False killer whale ‘Chester’ may have died from bacterial infection: preliminary necropsy report

False Killer Whale dies at Vancouver Aquarium
The False Killer Whale named “Chester” that was rescued from a beach near Tofino in 2014 has died. Jennifer Palma reports.

A bacterial infection may have been what killed Chester, the false killer whale who lived at the Vancouver Aquarium.

That’s according to a preliminary necropsy report.

“The disease is called erysipelas in cetaceans,” Vancouver Aquarium head veterinarian Martin Haulena said in an email. “This is the first case at the Vancouver Aquarium to our knowledge.”

READ MORE: Chester the false killer whale dies at the Vancouver Aquarium

He said the infection has killed cetaceans both in the wild and in the care of humans.

Chester died last Friday; the whale was rescued from a beach near Tofino three years ago.

WATCH: Chester the false killer whale enjoys the rain

Haulena said that as a result, “Helen” the Pacific white-sided dolphin – and the last cetacean at the aquarium – is currently taking medication.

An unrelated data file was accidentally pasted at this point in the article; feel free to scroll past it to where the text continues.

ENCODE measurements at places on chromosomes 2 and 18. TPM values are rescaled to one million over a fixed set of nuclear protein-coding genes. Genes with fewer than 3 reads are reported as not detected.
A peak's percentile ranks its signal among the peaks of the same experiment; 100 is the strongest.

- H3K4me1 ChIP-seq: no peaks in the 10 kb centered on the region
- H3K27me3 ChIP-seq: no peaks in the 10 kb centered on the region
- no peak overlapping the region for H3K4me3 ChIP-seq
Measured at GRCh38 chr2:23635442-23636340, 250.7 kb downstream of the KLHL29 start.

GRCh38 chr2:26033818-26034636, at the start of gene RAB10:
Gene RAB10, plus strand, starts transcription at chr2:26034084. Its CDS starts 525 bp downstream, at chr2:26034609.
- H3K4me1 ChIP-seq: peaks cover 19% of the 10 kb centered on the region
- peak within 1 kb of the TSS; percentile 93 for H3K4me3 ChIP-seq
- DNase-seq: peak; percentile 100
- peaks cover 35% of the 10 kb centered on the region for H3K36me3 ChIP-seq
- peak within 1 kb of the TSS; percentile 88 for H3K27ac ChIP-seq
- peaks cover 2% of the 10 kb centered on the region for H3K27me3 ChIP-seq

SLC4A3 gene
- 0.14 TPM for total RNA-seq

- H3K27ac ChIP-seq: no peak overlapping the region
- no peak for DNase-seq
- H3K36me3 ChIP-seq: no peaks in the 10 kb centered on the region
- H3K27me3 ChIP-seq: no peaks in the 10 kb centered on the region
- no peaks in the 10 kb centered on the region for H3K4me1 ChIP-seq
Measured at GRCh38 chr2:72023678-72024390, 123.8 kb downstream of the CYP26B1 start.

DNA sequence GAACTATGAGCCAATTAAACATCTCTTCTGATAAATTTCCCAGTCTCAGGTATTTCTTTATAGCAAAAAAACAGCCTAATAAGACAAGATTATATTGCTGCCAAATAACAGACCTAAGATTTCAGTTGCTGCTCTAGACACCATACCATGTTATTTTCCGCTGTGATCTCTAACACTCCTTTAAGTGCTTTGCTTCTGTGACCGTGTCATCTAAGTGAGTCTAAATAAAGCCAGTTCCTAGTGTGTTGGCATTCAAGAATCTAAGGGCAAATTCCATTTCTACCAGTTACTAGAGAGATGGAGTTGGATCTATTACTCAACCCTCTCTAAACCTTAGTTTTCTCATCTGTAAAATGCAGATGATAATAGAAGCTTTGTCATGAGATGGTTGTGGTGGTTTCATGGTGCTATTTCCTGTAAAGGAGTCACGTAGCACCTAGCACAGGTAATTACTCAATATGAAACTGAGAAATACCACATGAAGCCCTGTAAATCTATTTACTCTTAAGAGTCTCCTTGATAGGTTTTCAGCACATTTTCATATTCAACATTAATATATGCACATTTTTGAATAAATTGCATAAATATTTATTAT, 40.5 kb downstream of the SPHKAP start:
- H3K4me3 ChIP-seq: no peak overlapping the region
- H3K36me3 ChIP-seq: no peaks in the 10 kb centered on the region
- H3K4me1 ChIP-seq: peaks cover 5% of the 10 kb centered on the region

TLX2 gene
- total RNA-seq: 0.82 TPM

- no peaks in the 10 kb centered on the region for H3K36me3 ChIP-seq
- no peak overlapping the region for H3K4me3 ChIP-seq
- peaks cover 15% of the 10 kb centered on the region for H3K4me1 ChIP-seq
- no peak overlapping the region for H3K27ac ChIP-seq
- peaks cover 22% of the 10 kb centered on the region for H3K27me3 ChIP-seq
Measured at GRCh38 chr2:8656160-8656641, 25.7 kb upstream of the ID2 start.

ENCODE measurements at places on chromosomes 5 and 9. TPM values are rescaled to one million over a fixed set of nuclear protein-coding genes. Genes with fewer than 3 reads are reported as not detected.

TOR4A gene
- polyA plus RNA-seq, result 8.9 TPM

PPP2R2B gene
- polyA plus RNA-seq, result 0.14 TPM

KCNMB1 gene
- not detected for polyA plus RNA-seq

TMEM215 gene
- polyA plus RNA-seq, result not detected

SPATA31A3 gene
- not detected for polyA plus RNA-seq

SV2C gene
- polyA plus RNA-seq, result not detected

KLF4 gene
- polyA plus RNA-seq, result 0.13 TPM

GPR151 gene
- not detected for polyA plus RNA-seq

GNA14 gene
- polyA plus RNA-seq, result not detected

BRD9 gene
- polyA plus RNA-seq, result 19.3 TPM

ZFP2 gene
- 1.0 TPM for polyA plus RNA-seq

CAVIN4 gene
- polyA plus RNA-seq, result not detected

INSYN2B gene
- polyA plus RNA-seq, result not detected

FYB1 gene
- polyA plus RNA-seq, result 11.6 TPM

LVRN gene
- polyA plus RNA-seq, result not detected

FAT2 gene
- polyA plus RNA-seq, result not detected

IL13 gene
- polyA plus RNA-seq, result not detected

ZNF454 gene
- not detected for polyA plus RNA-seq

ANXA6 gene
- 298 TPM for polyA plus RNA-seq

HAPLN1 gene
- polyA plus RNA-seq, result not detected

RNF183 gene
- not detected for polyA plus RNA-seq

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“Although she is showing no signs of the disease, Helen is being treated with antibiotics as a preventative measure,” Haulena said.

READ MORE: Vancouver Park Board will ‘leave cetaceans to die a death on the beach’: Aquarium

The Vancouver Aquarium said even though dolphins are social species, decisions about Helen’s future are complicated, and “our options are limited at this time because of Park Board legislation and action before the courts.”

WATCH: Vancouver Aquarium launches lawsuit against Park Board

Vancouver Aquarium launches lawsuit against Park Board
Vancouver Aquarium launches lawsuit against Park Board

The issue of captivity at the aquarium has been a hot-button issue in recent years.

In May, the Vancouver Park Board approved a new bylaw banning the Vancouver Aquarium from bringing any new cetaceans to its Stanley Park facility.

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READ MORE: Vancouver Park Board approves ban on captivity of new sea mammals at aquarium

Back in June, Daisy the harbour porpoise — another rescue animal — also passed away.

The last two beluga whales living at the aquarium died last year.

An investigation into the deaths of Qila and her mother Aurora found that they died due to an “unknown toxin.”

  • With files from Simon Little